Why is the D.A.R.E program getting phased out of some schools?

RAPID CITY, S.D. (KOTA TV) - Drug abuse prevention experts work to keep Drug Abuse Resistance Education, better known as D.A.R.E., relevant in the 21st century.

"We have expanded what D.A.R.E started, let's say added to that continuum, " Paula Wilkinson, the executive director of Lifeways said.

Lifeways is an alcohol and drug abuse prevention and intervention program in Rapid City. They have drug counselors in Rapid City Area Schools.

Lifeways is taking the new approach to D.A.R.E in Rapid City.

If you were in elementary or middle school anytime from 1983 to 2013, you remember the D.A.R.E program.

Police officers came into your school and talked about the dangers of drug use and how to avoid peer pressure. Well, over-time this nationwide program was phased out of schools including here in Rapid City and some surrounding towns.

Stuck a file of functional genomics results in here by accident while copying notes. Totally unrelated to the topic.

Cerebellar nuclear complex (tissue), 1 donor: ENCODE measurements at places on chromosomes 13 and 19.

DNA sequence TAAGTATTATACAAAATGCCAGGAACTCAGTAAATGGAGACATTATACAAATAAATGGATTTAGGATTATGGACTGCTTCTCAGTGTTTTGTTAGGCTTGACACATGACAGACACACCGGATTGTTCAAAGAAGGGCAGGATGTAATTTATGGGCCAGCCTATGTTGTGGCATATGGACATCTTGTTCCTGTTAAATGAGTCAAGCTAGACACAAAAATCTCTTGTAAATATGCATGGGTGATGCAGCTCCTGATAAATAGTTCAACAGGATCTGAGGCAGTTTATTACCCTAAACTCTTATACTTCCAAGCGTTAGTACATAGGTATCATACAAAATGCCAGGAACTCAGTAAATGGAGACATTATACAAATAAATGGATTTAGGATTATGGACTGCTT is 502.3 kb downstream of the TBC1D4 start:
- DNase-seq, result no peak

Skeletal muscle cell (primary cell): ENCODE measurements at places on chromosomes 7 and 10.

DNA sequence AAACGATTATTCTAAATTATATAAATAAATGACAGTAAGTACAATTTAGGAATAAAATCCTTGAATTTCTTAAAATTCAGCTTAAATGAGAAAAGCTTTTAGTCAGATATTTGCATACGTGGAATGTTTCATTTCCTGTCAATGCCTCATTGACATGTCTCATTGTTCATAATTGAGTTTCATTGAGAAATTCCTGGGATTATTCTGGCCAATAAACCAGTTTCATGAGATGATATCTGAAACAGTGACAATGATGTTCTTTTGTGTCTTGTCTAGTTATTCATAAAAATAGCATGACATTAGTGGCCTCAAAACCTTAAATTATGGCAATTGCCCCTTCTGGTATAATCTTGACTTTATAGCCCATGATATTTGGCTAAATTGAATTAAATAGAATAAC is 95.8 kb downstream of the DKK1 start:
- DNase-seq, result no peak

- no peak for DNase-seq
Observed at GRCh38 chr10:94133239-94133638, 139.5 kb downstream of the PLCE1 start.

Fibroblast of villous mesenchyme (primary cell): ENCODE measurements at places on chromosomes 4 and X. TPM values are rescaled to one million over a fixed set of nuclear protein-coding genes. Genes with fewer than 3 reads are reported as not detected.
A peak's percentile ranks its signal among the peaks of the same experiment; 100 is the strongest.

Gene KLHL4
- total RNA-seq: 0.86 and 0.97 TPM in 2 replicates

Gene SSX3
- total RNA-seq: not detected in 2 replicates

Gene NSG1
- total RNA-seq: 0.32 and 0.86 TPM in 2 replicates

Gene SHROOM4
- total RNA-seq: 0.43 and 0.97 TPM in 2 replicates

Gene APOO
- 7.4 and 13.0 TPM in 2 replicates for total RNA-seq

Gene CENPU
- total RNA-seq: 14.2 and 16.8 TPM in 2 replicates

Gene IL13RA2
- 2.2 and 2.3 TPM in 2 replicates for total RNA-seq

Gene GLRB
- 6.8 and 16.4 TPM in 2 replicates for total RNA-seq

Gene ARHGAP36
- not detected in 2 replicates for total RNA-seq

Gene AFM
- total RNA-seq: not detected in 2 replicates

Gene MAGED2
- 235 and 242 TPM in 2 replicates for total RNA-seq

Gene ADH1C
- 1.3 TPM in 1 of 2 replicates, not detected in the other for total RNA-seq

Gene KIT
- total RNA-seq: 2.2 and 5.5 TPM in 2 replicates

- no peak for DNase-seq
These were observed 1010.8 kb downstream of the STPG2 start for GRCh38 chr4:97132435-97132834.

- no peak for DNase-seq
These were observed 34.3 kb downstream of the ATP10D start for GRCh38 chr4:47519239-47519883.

One problem was D.A.R.E. curriculum was shaped by police officers and teachers, but now prevention specialists are taking over.

Linda Colhoff-Glover, a certified prevention specialist for a program called the Alliance for Substance Abuse Prevention, is an advocate for expanding D.A.R.E.

Colhoff-Glover said, "The D.A.R.E program, that's a good program but you can't just do a one-shot deal. You can't just come in and tell kids drugs are bad and don't drink, you have to be there every year."

And Lifeways counselors have the benefit of observing first-hand what's going on by being in schools every day.

"You need to stay on top of the trends, because they could already know more than we know, so if we don't know, we aren't going to be able to help them, " Smith said.

And that trend right now is vaping. They're noticing kids vaping in the classroom while the teacher turns around.

Smith says social media plays a big part in it. She added, "Little Rapid City is no longer protected. Everything kids are doing nationwide good or bad is available to young people."